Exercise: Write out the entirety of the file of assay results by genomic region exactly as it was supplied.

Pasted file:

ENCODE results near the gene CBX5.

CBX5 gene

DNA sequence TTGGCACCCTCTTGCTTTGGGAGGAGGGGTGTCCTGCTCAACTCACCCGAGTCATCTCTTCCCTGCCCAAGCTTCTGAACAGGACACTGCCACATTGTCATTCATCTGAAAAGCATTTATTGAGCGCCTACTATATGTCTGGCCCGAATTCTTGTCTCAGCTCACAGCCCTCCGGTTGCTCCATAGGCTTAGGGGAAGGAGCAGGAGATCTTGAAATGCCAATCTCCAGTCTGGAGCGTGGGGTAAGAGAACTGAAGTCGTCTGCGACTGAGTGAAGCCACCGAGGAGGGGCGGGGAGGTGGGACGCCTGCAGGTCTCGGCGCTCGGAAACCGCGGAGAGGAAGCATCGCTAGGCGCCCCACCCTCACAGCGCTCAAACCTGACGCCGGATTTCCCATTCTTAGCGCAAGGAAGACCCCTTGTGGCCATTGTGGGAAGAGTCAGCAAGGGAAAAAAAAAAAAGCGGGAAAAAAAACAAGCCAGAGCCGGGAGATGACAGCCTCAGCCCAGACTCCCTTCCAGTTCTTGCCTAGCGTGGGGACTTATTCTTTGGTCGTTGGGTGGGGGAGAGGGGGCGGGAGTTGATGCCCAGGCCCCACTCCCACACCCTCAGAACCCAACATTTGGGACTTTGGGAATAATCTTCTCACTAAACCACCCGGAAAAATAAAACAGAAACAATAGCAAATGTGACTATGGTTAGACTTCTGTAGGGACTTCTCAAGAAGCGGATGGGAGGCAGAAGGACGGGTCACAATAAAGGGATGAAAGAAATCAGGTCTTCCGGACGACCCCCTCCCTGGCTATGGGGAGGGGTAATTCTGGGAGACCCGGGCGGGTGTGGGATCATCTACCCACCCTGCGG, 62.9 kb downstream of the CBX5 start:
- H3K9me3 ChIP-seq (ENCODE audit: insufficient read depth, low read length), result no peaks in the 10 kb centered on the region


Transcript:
ENCODE results near the gene CBX5.

CBX5 gene

DNA sequence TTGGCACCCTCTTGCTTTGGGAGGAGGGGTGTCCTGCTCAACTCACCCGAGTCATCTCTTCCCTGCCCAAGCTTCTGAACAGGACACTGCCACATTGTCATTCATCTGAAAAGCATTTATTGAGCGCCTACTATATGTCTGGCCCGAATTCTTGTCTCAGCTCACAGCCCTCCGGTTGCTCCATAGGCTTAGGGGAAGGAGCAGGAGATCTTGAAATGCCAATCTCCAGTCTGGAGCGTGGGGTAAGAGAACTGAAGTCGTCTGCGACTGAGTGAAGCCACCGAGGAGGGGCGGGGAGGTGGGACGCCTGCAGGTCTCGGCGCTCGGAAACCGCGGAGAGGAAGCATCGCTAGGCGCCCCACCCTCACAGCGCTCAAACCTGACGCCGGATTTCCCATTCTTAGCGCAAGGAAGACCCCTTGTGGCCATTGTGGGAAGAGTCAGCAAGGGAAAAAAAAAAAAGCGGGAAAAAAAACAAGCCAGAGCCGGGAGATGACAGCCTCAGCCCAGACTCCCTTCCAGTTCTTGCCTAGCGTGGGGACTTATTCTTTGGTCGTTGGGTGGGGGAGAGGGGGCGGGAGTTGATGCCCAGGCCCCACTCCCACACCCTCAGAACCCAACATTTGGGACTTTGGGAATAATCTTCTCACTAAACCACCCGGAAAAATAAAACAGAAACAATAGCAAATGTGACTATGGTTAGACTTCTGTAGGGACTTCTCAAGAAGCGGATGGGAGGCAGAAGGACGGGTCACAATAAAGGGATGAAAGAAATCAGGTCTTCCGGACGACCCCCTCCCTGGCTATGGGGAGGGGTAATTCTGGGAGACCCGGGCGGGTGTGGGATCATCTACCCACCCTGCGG, 62.9 kb downstream of the CBX5 start:
- H3K9me3 ChIP-seq (ENCODE audit: insufficient read depth, low read length), result no peaks in the 10 kb centered on the region